NEW YORK (AP) — The weak economy is hitting Americans where they spend a lot of their free time: at the TV set.

They’re canceling or forgoing cable and satellite TV subscriptions in record numbers, according to an analysis by The Associated Press of the companies’ quarterly earnings reports.

The U.S. subscription-TV industry first showed a small net loss of subscribers a year ago. This year, that trickle has turned into a stream. The chief cause appears to be persistently high unemployment and a housing market that has many people living with their parents, reducing the need for a separate cable bill.

But it’s also possible that people are canceling cable, or never signing up in the first place, because they’re watching cheap Internet video. Such a threat has been hanging over the industry. If that’s the case, viewers can expect more restrictions on online video, as TV companies and Hollywood studios try to make sure that they get paid for what they produce.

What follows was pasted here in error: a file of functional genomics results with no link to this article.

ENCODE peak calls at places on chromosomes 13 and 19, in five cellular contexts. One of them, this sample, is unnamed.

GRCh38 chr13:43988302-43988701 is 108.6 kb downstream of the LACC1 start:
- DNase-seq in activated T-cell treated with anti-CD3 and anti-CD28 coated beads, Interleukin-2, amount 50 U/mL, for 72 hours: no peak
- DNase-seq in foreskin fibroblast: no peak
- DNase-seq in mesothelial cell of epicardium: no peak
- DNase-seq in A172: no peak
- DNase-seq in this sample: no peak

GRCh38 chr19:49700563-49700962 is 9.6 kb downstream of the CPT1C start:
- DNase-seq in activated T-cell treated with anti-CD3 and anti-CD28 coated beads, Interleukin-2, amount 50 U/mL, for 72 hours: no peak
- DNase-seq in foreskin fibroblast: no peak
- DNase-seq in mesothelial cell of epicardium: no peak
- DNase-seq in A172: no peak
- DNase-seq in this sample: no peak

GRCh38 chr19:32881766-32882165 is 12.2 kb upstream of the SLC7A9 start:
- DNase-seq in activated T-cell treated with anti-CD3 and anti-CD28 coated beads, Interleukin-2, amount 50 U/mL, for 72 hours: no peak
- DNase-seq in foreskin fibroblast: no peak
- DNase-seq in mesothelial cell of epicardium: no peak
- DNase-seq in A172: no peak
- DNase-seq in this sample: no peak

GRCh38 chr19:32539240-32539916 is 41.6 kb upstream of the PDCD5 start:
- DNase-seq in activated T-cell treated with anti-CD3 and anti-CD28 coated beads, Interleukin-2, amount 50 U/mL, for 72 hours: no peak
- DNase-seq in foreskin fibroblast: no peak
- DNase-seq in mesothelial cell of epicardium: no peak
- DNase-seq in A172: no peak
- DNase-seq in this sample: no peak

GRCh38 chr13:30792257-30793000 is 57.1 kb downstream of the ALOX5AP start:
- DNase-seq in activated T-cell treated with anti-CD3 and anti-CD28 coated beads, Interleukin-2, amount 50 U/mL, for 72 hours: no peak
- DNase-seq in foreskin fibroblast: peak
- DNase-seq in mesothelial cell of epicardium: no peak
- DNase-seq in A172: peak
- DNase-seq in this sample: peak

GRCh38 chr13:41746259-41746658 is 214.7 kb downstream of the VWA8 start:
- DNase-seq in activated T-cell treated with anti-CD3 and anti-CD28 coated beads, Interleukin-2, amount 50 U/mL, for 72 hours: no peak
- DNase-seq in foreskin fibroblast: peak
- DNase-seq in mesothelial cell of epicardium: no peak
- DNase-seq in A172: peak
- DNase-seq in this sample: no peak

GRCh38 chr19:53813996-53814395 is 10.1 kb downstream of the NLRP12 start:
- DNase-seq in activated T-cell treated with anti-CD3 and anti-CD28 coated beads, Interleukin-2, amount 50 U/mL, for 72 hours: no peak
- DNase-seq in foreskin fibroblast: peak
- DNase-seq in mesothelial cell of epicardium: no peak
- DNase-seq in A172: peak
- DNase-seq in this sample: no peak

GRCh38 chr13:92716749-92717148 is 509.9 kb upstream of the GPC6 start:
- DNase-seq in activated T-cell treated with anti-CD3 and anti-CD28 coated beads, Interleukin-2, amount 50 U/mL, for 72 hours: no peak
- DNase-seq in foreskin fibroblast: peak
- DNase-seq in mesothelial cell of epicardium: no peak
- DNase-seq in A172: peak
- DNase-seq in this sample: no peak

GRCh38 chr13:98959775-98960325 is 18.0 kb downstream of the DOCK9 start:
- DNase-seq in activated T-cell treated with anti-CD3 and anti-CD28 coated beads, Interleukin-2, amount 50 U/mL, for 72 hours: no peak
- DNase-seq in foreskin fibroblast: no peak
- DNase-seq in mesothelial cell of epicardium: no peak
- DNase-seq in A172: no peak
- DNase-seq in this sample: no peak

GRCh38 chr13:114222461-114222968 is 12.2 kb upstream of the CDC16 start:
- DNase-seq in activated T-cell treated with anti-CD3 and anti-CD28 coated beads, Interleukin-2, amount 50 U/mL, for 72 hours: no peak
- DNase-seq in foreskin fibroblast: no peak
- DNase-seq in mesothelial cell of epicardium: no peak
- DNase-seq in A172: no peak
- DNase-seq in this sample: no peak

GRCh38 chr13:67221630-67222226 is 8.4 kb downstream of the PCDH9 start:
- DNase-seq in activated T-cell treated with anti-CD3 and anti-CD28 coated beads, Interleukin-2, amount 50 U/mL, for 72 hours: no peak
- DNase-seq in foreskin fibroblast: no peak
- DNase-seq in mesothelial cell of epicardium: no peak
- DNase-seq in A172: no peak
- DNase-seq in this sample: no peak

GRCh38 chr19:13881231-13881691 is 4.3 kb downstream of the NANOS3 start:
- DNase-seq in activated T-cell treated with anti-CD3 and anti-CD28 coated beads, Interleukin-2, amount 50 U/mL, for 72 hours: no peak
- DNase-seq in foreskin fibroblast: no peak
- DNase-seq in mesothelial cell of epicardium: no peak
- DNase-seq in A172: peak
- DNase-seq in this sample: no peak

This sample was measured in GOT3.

In a tally by the AP, eight of the nine largest subscription-TV providers in the U.S. lost 195,700 subscribers in the April-to-June quarter.

That’s the first quarterly loss for the group, which serves about 70 percent of households. The loss amounts to 0.2 percent of their 83.2 million video subscribers.

The group includes four of the five biggest cable companies, which have been losing subscribers for years. It also includes phone companies Verizon Communications Inc. and AT&T Inc. and satellite broadcasters DirecTV Group Inc. and Dish Network Corp. These four have been poaching customers from cable, making up for cable-company losses — until now.